- If an importer can reasonably show that the subject goods are not covered by the XPCC WRO, the importer can avoid the uphill battle to establish admissibility. This is illustrated by the difference in how CBP scrutinized the cotton and non-cotton products in the shipments at issue in the rulings. In both rulings, given CBP's conclusion that 1) the item is cotton or contains cotton and 2) XPCC or an affiliated entity was involved in the production or processing of the cotton or cotton product, the importer's burden of establishing that the goods were not made with forced labor was high and could not be met without detailed documentation regarding the production and processing steps involved in the finished cotton goods. This is true even when it is not clear how submitting certain documents – such as production records – would indicate the absence or presence of forced labor.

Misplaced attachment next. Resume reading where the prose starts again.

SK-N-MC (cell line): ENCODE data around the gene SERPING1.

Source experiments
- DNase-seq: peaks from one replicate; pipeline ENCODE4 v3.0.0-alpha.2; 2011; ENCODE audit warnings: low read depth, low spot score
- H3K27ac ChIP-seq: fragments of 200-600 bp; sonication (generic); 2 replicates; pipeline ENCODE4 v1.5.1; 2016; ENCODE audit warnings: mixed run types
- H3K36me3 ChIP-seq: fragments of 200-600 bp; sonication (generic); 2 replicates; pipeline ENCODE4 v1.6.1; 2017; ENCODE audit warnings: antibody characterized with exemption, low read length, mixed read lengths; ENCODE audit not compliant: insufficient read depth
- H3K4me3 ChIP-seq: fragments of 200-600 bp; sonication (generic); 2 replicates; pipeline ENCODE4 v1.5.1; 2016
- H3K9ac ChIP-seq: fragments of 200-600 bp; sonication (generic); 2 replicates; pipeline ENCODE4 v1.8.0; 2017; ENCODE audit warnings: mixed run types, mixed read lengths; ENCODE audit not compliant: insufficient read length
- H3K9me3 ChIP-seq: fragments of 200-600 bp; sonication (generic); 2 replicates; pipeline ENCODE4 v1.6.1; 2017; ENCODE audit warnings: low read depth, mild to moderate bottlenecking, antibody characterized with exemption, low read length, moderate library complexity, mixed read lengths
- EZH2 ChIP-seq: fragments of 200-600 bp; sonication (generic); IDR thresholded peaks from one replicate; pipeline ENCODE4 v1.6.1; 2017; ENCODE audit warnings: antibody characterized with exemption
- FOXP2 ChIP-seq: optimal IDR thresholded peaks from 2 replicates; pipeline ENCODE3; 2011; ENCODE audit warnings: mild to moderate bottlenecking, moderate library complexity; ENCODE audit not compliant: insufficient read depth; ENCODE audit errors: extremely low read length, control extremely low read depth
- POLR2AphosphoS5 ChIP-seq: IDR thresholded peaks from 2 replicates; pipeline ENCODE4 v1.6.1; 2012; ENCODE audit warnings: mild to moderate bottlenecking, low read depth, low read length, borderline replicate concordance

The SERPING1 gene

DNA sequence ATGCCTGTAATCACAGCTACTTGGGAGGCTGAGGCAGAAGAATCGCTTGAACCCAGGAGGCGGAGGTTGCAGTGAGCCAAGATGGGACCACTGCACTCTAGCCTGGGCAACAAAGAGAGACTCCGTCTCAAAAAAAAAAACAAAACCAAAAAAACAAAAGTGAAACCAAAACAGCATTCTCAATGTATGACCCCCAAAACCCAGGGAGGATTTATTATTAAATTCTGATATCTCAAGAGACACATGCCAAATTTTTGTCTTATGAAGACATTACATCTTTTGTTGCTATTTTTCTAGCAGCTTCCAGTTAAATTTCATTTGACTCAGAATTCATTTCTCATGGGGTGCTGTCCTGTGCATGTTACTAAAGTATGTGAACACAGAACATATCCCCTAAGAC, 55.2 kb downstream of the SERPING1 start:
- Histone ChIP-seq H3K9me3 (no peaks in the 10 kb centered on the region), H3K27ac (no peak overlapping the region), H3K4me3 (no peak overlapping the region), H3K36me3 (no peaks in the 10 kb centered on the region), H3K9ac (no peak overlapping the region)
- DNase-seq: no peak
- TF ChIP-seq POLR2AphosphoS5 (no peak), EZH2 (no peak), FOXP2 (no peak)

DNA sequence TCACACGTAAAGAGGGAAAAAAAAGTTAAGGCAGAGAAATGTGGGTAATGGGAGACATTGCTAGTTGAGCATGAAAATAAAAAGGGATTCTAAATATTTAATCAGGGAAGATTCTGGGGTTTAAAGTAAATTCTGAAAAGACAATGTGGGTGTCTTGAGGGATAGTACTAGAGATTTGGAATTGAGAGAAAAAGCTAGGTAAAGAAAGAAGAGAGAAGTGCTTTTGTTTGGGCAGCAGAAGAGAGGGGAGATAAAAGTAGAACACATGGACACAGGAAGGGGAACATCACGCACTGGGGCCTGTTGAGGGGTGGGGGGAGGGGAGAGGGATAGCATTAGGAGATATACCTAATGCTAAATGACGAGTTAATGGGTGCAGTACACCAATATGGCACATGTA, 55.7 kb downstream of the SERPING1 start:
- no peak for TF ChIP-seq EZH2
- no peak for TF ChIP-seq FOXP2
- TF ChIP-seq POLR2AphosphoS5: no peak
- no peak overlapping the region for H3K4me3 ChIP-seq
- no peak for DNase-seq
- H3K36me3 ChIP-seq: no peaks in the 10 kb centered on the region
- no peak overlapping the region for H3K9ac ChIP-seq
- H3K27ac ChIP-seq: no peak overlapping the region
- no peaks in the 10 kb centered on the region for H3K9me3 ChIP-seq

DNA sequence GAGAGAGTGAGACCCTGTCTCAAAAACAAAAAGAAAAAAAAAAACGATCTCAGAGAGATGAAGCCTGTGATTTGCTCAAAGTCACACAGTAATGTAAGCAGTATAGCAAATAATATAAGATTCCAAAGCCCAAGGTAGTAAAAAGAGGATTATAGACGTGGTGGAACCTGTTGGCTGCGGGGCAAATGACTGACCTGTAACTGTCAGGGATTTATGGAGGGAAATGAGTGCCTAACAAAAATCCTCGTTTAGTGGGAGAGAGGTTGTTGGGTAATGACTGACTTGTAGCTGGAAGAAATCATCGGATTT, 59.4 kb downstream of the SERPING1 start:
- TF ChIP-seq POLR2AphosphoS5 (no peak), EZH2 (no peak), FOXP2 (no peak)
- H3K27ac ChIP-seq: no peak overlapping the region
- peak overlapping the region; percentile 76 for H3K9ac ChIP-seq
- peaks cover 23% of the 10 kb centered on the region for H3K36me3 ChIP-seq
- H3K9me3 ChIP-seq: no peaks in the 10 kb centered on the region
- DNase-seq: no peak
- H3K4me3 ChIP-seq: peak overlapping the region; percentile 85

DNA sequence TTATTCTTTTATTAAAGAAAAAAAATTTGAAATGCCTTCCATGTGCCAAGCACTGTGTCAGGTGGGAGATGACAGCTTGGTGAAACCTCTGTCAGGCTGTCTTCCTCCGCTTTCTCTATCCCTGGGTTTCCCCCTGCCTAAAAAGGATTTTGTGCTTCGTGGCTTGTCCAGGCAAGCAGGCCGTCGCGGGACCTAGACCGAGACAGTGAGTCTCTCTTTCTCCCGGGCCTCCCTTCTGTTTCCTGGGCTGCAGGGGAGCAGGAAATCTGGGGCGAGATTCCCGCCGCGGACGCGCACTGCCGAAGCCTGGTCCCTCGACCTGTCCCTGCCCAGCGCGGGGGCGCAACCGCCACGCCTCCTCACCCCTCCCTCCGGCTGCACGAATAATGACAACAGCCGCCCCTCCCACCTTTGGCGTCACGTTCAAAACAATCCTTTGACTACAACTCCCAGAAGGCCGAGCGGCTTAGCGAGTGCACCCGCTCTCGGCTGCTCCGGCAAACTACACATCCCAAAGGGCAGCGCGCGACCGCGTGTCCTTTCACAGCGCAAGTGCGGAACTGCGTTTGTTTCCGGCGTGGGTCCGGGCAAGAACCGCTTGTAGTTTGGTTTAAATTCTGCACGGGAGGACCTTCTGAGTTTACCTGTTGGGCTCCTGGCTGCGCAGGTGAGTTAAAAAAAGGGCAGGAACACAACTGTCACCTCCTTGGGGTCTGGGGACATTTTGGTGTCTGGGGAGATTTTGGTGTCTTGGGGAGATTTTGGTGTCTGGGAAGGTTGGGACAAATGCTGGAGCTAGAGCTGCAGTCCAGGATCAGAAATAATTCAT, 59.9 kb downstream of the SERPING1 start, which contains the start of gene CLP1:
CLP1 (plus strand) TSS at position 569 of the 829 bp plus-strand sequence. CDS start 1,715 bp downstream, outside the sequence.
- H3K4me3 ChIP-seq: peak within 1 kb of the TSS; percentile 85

Conversely, in Ruling #2, for the items that were not made of cotton, once the importer's documentation showed that the items were not cotton and therefore not subject to the WRO, notwithstanding the involvement of an XPCC entity in the supply chain, CBP allowed the goods to enter the United States. Thus, if an importer of cotton goods can establish that no XPCC or XPCC-affiliated entity was involved with the production of the finished product, the importer could also establish that the XPCC WRO does not apply to the goods and would likely face a much lower burden of establishing admissibility. Of course, this only applies if the products are detained under the XPCC WRO, and not the XUAR WRO.
- Unfortunately, the rulings did not identify the XPCC-affiliated entities in the importer's supply chain or note where an XPCC-affiliated entity was involved. Examining a company's China-based suppliers for connections or affiliations with XPCC is a daunting task given its status as an opaque, quasi-state entity with thousands of reported affiliates and subsidiaries. CBP has not thus far provided an official list of entities that it believes has affiliations with XPCC or provided guidance on how an importer can definitively establish that there is no connection between its supply chain and XPCC, which would be helpful to importers seeking to prioritize resources to mitigate forced labor risks.